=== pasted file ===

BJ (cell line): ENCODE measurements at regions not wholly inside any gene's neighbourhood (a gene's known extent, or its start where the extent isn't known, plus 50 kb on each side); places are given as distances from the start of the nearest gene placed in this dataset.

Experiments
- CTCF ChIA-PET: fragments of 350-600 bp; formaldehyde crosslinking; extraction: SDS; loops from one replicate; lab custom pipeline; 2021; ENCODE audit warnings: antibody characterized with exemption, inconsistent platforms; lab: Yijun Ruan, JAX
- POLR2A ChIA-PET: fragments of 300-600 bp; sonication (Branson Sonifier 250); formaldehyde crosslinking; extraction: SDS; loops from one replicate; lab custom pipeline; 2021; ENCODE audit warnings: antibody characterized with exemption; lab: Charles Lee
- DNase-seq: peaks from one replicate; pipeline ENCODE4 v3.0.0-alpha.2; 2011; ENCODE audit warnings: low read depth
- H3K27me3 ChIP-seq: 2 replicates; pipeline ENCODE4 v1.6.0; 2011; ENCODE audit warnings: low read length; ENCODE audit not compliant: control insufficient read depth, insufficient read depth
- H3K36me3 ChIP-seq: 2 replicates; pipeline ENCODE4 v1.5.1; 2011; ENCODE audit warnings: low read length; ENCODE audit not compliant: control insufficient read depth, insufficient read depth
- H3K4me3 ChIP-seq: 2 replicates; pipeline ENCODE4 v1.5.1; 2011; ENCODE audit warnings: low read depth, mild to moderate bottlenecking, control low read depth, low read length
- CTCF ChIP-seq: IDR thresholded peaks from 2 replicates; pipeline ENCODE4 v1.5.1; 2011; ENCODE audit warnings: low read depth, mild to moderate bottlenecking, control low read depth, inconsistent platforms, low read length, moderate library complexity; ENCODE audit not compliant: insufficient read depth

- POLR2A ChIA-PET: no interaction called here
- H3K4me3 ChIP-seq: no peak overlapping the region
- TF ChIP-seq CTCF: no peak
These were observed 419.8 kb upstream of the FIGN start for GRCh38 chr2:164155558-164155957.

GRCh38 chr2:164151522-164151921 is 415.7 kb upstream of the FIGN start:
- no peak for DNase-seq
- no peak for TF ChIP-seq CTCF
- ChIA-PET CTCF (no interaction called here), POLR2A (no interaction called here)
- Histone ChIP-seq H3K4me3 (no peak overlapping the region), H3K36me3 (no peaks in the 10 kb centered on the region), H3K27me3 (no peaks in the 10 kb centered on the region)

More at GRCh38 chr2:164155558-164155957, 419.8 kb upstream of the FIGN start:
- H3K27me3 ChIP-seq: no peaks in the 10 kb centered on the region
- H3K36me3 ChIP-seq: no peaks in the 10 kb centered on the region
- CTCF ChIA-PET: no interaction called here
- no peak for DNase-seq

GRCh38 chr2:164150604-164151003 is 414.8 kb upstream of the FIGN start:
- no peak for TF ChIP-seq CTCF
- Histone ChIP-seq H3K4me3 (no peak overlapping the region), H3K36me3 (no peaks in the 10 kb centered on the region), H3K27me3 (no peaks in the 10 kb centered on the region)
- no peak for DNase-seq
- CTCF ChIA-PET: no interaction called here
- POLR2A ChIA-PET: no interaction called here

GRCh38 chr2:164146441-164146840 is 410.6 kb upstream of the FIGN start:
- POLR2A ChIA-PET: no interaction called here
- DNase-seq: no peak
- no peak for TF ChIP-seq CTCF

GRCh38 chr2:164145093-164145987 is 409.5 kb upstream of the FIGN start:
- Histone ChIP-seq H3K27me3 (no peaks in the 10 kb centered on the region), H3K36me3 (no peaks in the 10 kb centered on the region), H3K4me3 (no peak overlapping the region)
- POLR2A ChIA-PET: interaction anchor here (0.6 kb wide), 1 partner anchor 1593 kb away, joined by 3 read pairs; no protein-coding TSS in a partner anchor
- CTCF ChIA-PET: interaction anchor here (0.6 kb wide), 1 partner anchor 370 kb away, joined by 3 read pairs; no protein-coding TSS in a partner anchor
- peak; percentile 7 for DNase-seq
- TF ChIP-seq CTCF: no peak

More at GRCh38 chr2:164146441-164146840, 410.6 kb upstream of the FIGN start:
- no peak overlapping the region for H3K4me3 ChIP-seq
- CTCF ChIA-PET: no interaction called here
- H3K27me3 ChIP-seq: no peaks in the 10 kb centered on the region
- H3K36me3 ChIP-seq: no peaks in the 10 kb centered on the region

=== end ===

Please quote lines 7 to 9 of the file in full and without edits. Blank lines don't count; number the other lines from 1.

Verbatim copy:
- H3K36me3 ChIP-seq: 2 replicates; pipeline ENCODE4 v1.5.1; 2011; ENCODE audit warnings: low read length; ENCODE audit not compliant: control insufficient read depth, insufficient read depth
- H3K4me3 ChIP-seq: 2 replicates; pipeline ENCODE4 v1.5.1; 2011; ENCODE audit warnings: low read depth, mild to moderate bottlenecking, control low read depth, low read length
- CTCF ChIP-seq: IDR thresholded peaks from 2 replicates; pipeline ENCODE4 v1.5.1; 2011; ENCODE audit warnings: low read depth, mild to moderate bottlenecking, control low read depth, inconsistent platforms, low read length, moderate library complexity; ENCODE audit not compliant: insufficient read depth